Supper was over and they all got up. Lodovico thanked Othello and was about to say goodnight when Othello invited him to take a walk on the battlements.
‘No thank you,’ he said. ‘Don’t trouble yourself any further with me.’
‘Humour me,’ said Othello. ‘A walk will do me good.’
Lodovico nodded. He turned to Desdemona. ‘Madam, good night. I humbly thank your ladyship.’
‘Your honour is most welcome,’ she said.
Othello placed his hand on Lodovico’s back. ‘Will you walk, Sir?’
They started walking, then Othello turned. ‘Oh Desdemona,’ he said.
‘Go straight to bed. I’ll be back soon. Dismiss your attendant. Make sure you do it.’
‘I will, my lord,’ she said.
Emilia was waiting for her in the bedroom. She had seen Othello and Lodovico leaving, Othello smiling graciously with his guest. ‘How are you now?’ she said. ‘He looks gentler than he did.’
Desdemona smiled sadly. ‘He says he’ll be back soon. He’s told me to go to bed, and told me to dismiss you.’
‘That was his instruction. Therefore, good Emilia, get me my night dress and goodnight. We mustn’t do anything to displease him now.’
‘I wish you’d never seen him.’
‘And I don’t! I love him so much that even his stubbornness, his reprimands, his frowns – just unpin me – appeal to me.’
‘I’ve put those wedding sheets on the bed.’
‘It makes no difference. It’s funny; how foolish we are! If I die before you, please shroud me in one of these sheets.’
‘Come come,’ said Emilia. ‘What kind of talk is that?’ She began undressing her mistress.
Desdemona sighed. ‘My mother had a maid called Barbary.’ ‘She was in love, and the man she loved proved to be mad, and forsook her. She had a song about a willow, an old song, it was, and she died singing it. I can’t get that song out of my mind tonight. I just feel like going and hanging my head down and singing it, like poor Barbary. Please, get on with it.’
‘Shall I get your night dress?’
‘No, unpin me here.’ She stood still as Emilia unpinned her dress. ‘Lodovico’s an attractive man,’ she said.
‘A very handsome man,’ said Emilia.
‘He speaks well,’ said Desdemona.
‘I know a lady in Venice who would have walked barefoot to Palestine for a kiss from him,’ said Emilia.
Desdemona hummed softly then began to sing:
‘The poor soul sat sighing by a sycamore tree,
Sing all a green willow;
Her hand on her bosom, her head on her knee,
Sing willow, willow, willow;
The fresh streams ran by her and murmured her moans;
Sing willow, willow, willow;
Her salt tears fell from her and softened the stones – ‘ She stepped out of her dress. ‘Put this away,’ she said and returned to her singing: ‘Sing willow, willow, willow… Hurry up; he’ll be here soon – Sing all a green willow, must be my garland.
Let no-body blame him; his scorn I approve – No, that doesn’t come next. Listen. Who’s knocking?’
‘It’s the wind,’ said Emilia.
‘I called my love false love, but what said he then?
Sing willow, willow, willow:
If I court more women, you’ll couch with more men; So go now. My eyes are itching. Does that mean I’m going to cry?’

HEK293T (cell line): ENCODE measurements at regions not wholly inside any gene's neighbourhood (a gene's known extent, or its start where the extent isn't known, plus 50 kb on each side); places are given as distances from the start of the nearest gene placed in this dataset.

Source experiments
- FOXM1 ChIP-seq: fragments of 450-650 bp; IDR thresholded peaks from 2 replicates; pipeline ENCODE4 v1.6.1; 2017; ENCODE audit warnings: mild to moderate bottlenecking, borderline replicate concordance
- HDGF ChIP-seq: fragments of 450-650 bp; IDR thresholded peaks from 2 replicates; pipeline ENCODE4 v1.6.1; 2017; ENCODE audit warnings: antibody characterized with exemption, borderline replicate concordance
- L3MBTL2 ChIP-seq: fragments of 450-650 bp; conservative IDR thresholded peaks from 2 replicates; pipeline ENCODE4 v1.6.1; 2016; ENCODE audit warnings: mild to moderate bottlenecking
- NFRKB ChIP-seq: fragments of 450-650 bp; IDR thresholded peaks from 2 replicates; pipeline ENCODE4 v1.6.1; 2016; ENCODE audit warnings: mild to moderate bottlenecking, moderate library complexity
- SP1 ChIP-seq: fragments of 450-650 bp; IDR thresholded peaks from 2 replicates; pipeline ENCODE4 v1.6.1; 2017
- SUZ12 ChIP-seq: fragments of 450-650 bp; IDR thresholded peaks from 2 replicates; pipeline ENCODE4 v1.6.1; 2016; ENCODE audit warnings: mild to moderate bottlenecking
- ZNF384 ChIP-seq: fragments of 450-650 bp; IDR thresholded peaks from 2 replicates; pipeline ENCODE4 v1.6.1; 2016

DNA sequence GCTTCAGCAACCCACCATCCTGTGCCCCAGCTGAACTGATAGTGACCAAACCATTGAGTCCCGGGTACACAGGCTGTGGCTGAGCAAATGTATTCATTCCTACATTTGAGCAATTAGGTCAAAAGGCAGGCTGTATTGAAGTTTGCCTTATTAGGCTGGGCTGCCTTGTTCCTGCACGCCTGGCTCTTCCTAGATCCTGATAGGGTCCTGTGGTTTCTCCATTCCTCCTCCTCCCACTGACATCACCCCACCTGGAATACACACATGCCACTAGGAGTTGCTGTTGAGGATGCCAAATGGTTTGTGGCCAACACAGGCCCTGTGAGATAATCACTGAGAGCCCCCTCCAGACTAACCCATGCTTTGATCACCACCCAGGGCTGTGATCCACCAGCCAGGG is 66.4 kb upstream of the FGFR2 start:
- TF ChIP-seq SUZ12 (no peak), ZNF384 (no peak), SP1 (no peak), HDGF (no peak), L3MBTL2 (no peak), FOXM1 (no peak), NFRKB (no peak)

‘It’s neither here nor there,’ said Emilia.
‘I’ve been told it does. Oh these men, these men! Do you really think – tell me Emilia – are there women who abuse their husbands in that terrible way?’
‘There’s no question, there are some.’
‘Would you do such a thing for all the world?’
Emilia laughed. ‘Wouldn’t you?’
‘No! By this heavenly light.’
‘Nor would I by this heavenly light. I might do it in the dark, though!’
‘But would you do such a thing for all the world?’
‘The world’s a huge thing: it’s a great price for such a small vice.’
‘I don’t believe you,’ said Desdemona. ‘I don’t think you would.’
‘I think I would, and immediately undo it. But seriously, I wouldn’t do such a thing for a ring, or property, or dresses or petticoats, nor hats, nor any objects of vanity. But for all the whole world! For pity’s sake, who wouldn’t make her husband a cuckold to make him a monarch? I would risk purgatory for it.’
‘Shame on me if I would do such a wrong for the whole world!’ cried Desdemona.
Emilia laughed. ‘Why, a wrong of that kind is only a wrong in the world, and getting the whole world for your trouble it would be a wrong in a world that’s your own and so you could very quickly make it right.’
‘I don’t think there is any such woman,’ said Desdemona.
‘Oh, there are dozens,’ said Emilia. ‘But I really do think it’s their husbands’ fault if a wife falls. What if they neglect their duty and allow their treasure to be poured into the laps of other men? Or have peevish outbursts of jealousy, restricting us? Or let’s say they hit us or look down on what they used to like? The fact is we have gall as well as grace and need to get our own back. Husbands ought to know that their wives are no different from them: they see and smell, they have the same palates, sensitive to sweet and sour, just as their husbands’ are. What’s going on when they exchange us for others? Is it for fun? I think it is. And is it brought on by desire? I think it is. And isn’t it weakness that causes it? I think that too. And don’t we have desires, the need for fun, and aren’t we weak, just as men are? So they should be good to us, because they should understand that the bad things we do are learnt from them.’
She had finished preparing her mistress for bed. Desdemona waved her away. ‘Good night, good night. May God help me not to follow bad examples but to improve myself by them.’